If the turbine is to be used as a power engine for homogeneous working media, it is advisable to have the direction of flow corresponding to that indicated by the dotted-line arrows 34, 14, 15 (FIGS. 2, 4), and to have the direction of the rotation corresponding to the direction of the arrow I. This means a centripetal flow will take place in the runner, which enhances the expansion process.

'If a power engine of one of the known types is employed additionally for separating condensed liquid from gases, then there is the danger that in the known tangential machines, having guide elements 13 located radially outwardly of the wheels, that the gases previously separated by centrifugal force in the channels of the runner blades 12 will mix again when entering the guiding channels of blades 13 and be separated only when deflected into the collecting mains 2, at the expense of the energy of flow. If it is intended to combine the production of mechanical energy in a power engine with the separation of a mixture of gases and liquids and to centrifuge constituents condensed during the expansion, then according to a further feature of the invention, the channel cross sections between blades 13 can be so dimensioned larger than the channels between blades 12 so that an expansion takes place, even when using a centrifugal flow in the direction of the solid arrows 5, 33 and 11, so that the liquid droplets formed are thrown at the same time, due to the deflection in the tangential direction, by centrifugal force against the outer walls of the operating channels 9, 19. Due to the reaction force of the outflow from the channels between blades 12, the rotor turns in the direction of the arrow II. In the collecting mains 2, 10 the liquid droplets are thrown against the radially outermost wall and can be withdrawn to the outside, it necessary, enhanced by a stripping device (not shown).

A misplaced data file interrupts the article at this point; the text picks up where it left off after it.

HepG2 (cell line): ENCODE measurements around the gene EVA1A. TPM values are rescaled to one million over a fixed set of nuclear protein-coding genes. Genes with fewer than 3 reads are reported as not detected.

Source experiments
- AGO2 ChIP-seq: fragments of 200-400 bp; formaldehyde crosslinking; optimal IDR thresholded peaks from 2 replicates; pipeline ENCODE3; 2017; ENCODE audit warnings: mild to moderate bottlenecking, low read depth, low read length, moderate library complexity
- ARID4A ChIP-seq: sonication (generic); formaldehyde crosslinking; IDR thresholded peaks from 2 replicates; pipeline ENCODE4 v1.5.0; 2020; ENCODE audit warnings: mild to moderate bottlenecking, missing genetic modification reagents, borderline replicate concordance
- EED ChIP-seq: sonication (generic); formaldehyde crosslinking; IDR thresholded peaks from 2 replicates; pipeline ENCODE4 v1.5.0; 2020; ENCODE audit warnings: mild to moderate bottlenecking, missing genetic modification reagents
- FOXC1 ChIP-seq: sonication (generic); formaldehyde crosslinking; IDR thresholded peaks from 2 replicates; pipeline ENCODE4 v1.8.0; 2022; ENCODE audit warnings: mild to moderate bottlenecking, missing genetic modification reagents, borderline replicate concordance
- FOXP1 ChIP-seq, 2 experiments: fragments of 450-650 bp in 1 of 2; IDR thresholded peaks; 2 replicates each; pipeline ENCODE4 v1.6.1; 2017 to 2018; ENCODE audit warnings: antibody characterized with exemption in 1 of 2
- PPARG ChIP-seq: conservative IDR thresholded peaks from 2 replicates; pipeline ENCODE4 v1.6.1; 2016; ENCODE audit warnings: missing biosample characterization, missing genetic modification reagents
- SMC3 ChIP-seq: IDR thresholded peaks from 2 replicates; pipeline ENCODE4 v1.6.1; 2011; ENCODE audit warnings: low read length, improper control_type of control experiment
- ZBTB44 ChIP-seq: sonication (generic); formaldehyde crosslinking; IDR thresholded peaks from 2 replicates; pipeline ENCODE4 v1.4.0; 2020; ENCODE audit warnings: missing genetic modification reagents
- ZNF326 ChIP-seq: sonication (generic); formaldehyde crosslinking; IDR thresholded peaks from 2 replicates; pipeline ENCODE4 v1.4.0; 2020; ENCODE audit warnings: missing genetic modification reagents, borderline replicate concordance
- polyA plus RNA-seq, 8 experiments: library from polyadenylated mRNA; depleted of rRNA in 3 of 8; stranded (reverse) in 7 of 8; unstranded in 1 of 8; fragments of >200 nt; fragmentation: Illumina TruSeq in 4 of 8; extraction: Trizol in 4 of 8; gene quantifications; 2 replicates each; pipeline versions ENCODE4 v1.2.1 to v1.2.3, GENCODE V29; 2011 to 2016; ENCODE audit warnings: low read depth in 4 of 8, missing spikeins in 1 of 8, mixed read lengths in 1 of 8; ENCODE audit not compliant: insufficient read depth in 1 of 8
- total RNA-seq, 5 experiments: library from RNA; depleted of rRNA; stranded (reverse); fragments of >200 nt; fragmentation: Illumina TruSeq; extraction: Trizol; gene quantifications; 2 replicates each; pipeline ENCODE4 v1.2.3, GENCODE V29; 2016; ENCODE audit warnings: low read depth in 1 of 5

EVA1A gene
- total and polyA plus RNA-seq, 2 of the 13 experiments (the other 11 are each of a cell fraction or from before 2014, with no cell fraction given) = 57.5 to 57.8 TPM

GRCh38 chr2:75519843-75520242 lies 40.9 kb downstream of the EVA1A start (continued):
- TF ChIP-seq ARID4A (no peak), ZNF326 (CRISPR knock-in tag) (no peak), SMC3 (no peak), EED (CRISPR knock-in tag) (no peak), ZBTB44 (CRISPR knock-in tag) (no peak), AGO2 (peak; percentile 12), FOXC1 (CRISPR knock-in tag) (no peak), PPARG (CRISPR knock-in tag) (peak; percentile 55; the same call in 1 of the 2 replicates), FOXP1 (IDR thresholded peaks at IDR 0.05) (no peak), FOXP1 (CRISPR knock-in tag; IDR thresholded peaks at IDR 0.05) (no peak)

The embodiment of the invention represented in FIGS. 4 and 5 has the advantage, when applied for the separation of liquid particles from gases, that the expansion process of one stage can be arranged, at least partly, in a wheel with centripetal flow direction.